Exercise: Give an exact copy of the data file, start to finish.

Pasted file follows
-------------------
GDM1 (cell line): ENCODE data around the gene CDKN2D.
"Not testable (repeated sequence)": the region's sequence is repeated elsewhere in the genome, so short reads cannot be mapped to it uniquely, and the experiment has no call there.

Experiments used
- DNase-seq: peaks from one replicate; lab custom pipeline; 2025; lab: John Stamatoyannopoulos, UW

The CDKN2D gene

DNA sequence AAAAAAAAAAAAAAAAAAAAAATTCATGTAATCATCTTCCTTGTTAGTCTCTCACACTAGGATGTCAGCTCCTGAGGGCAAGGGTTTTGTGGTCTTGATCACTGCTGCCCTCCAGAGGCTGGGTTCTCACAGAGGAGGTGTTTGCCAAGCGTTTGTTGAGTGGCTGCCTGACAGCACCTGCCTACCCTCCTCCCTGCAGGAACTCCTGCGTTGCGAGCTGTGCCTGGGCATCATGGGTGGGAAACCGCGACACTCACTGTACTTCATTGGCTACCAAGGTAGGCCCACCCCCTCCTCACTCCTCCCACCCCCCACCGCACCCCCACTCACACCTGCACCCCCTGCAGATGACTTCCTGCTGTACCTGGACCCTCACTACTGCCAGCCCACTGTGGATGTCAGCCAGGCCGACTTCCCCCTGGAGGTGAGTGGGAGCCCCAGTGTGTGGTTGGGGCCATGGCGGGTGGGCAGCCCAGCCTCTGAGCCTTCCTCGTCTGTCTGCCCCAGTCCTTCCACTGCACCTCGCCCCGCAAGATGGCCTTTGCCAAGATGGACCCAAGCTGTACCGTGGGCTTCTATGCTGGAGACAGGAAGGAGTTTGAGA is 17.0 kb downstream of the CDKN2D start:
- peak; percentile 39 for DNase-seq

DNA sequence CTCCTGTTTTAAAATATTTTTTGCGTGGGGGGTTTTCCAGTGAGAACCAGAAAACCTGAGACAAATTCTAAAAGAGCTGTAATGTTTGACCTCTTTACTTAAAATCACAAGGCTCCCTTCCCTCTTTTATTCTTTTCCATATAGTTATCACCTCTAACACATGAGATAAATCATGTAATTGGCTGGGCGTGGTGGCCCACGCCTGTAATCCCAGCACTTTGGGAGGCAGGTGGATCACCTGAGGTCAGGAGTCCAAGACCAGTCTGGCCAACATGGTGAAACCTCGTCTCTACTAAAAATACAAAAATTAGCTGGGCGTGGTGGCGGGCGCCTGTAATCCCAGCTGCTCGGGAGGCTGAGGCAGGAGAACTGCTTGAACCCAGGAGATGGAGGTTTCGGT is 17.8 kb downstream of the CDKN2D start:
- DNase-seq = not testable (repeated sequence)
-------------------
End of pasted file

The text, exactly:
GDM1 (cell line): ENCODE data around the gene CDKN2D.
"Not testable (repeated sequence)": the region's sequence is repeated elsewhere in the genome, so short reads cannot be mapped to it uniquely, and the experiment has no call there.

Experiments used
- DNase-seq: peaks from one replicate; lab custom pipeline; 2025; lab: John Stamatoyannopoulos, UW

The CDKN2D gene

DNA sequence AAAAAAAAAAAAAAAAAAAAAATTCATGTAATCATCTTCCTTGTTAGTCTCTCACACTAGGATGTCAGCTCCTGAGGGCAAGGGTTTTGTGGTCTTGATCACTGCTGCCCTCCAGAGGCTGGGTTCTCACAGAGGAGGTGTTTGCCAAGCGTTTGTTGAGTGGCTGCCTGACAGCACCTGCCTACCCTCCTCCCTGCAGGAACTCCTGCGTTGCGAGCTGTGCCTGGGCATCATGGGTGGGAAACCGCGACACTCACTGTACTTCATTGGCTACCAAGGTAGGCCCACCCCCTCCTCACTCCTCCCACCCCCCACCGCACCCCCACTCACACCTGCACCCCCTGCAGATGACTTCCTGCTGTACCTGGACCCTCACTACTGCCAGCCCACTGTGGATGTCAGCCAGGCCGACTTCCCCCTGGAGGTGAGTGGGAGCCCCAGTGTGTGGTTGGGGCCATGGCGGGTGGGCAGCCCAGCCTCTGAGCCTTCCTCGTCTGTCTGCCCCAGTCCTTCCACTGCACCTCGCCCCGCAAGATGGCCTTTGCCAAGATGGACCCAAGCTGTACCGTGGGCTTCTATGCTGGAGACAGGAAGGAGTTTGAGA is 17.0 kb downstream of the CDKN2D start:
- peak; percentile 39 for DNase-seq

DNA sequence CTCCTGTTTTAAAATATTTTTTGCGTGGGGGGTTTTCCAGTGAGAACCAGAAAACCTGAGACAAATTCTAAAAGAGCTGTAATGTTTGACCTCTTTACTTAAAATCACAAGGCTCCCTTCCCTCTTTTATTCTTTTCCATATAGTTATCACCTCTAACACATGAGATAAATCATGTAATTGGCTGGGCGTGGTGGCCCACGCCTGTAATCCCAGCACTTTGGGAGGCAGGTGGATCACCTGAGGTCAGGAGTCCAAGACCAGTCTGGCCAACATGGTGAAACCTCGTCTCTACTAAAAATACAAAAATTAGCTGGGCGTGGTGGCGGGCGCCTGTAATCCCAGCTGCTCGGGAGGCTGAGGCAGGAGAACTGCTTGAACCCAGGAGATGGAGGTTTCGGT is 17.8 kb downstream of the CDKN2D start:
- DNase-seq = not testable (repeated sequence)